Jun 20, 2012

Third Year

The End of the Road, CAA Class of 2012.  I love this photo of my graduates this year, there's something really elegiac about them all walking away, arm in arm.  Plus it's the only group photo I can use online and meet the permissions requirements of the parents of a few of the students.

The third year is something of milestone. You're done with the first year learning curve where your getting your bearings and learning the lay of the land.   You have no reputation to precede you and must forge one.  It's serious business--because you get it wrong and you'll be undoing those mistakes for years to come. Second year, you're solidifying your gains from year one, but there's still a fair amount of getting situated, as in many classes you are teaching new content.  You've known most of the kids only a year as the school year starts, and while the kids may know what kind of ship you run and what your expectations are, they're still getting to know you.

Third year, though, is where you finally hit your stride.  You are finally firing on all cylinders and now have the wherewithal to start figuring out how to raise your game, to take it to the next level.  You are past survival mode and your are seeking to thrive.  Your eighth graders will now be students you've been working with for going on three years and you have a different kind of relationship, one that's been  growing over years instead of months.  Even the new students benefit from the third year boost.  They are "grandfathered in" as it were, and reap the closer connection right along with the veterans.

This year was a tough year, but a really good one. I faced  challenges, fell short in some, rose to others.  In spite of whatever difficulties I faced with my students, I felt really good about each of my kids (even, and perhaps especially, the most challenging ones).  That affection will remain as each student goes on to carve out his or her future in high school.  I hope to stay in touch with them, and I pray we meet again.  Perhaps in New York City once again sometime in 2016 (we still have to see that Broadway show), definitely in that Greatest of All Cities, where by God's grace I'll see them all again, this time walking towards me instead of away.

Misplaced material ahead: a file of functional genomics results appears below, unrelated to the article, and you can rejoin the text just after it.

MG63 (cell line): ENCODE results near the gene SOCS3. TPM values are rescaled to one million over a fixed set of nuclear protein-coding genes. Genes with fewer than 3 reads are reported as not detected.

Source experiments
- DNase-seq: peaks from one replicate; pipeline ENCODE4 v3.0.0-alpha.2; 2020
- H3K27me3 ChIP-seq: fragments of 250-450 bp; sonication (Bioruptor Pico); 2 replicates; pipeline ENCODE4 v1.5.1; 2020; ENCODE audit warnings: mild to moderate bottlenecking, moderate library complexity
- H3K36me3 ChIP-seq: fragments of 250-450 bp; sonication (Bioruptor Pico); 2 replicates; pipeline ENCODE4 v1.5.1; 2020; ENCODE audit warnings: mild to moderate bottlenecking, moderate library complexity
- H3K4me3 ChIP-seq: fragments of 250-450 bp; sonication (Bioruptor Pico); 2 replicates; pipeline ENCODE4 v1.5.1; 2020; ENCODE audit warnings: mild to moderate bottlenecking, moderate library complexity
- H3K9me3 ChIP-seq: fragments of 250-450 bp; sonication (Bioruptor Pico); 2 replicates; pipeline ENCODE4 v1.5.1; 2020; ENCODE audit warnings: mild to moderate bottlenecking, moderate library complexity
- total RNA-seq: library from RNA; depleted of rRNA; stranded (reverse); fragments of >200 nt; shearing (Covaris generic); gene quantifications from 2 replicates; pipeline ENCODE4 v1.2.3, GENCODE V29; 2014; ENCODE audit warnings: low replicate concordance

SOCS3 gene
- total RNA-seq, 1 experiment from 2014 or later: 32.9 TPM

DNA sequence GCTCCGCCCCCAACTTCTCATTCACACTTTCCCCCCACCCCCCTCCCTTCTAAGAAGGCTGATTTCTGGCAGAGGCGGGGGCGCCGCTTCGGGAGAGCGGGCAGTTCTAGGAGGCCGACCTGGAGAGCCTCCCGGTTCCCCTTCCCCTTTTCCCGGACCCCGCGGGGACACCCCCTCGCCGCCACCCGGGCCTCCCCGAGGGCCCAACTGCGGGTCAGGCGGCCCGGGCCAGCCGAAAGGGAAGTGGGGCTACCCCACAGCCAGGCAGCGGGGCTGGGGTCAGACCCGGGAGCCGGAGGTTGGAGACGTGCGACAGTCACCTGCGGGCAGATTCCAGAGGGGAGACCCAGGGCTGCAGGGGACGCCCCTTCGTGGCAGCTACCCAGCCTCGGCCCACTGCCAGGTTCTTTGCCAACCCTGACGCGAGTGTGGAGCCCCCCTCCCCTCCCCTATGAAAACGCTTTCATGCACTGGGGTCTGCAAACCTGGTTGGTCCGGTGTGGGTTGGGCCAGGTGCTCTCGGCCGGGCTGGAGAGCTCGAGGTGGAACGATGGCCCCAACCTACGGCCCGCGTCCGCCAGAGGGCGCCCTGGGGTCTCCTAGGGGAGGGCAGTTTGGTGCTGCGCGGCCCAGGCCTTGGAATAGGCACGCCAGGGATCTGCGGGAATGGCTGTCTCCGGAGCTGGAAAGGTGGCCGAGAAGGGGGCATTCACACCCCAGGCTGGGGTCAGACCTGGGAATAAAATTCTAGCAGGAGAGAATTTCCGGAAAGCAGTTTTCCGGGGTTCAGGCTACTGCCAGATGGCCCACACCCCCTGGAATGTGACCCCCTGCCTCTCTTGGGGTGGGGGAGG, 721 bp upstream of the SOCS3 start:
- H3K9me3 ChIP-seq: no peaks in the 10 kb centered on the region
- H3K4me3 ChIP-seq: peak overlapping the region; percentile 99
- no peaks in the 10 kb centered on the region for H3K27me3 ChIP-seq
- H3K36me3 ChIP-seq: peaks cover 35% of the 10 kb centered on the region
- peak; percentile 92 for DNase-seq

Jun 18, 2012

Nothing Like New York

Central Park.  Monday, May 21, 2012

There are different stories going around about how we ended up choosing New York as our class trip destination this year, but this is what I remember.  We were considering Miami, California, other destinations, and were about ready to make a decision when Mr. Russell, the grandfather of one of my students raised his hand:

"Mr. Maycock, I just have to say, there's nothing like New York."

And just like that, the conversation turned.  And the rest is, as they say, history.

I never got what the big deal was with New York.  Indeed, I was kind of tired of New York this, New York that.  Every movie, every TV show seems to be set in New York.  How many cities have so many songs singing its praises?  What was so special about New York?

Well, now, having been there, albeit very briefly, I get it.

There are two overall conclusions I can state with certainty after my brief time in New York:
 Four days didn't even begin to scratch the surface of this great city.

And Mr. Russell was absolutely right.

Herewith just a few things I observed that, in my opinion, make New York like no place in the world.

Greenwich Village. Monday, May 21, 2012
I found the diversity within New York City to be staggering.  Sure there are "Irish, Italians, Jews, and Hispanics" as U2 once noted, but beyond the cultural diversity which is typical of most of the big American mega-cities,is the multitude of distinct neighborhoods in a tiny geographical area.  I less experienced this kaleidoscopic element of New York, and more sensed it.  We only got to the neon dazzle of the theater district surrounding Times Square, the steel and glass of the financial district on the south end of Manhattan, including the famous Wall Street (a very narrow street, to my surprise, and now closed to vehicle traffic apparently due to security concerns), the fire escapes clinging to brick-faced buildings you've seen in a thousand movies in the area around Bleeker Street in Greenwich Village, a taste of Chinatown, Harlem, and the area near the South Street Seaport, a mere glimpse of Little Italy and some of midtown near the Empire State Building and Rockefeller Center.  That was it.  There were whole areas of Manhattan that we never got to explore, and then there's the other boroughs which we didn't enter at all--Brooklyn, Queens, the Bronx, Staten Island.  In hindsight I feel like we barely went to New York at all, given how much we missed.  And yet what we Experienced was so rich and fascinating that I found myself eager to experience more.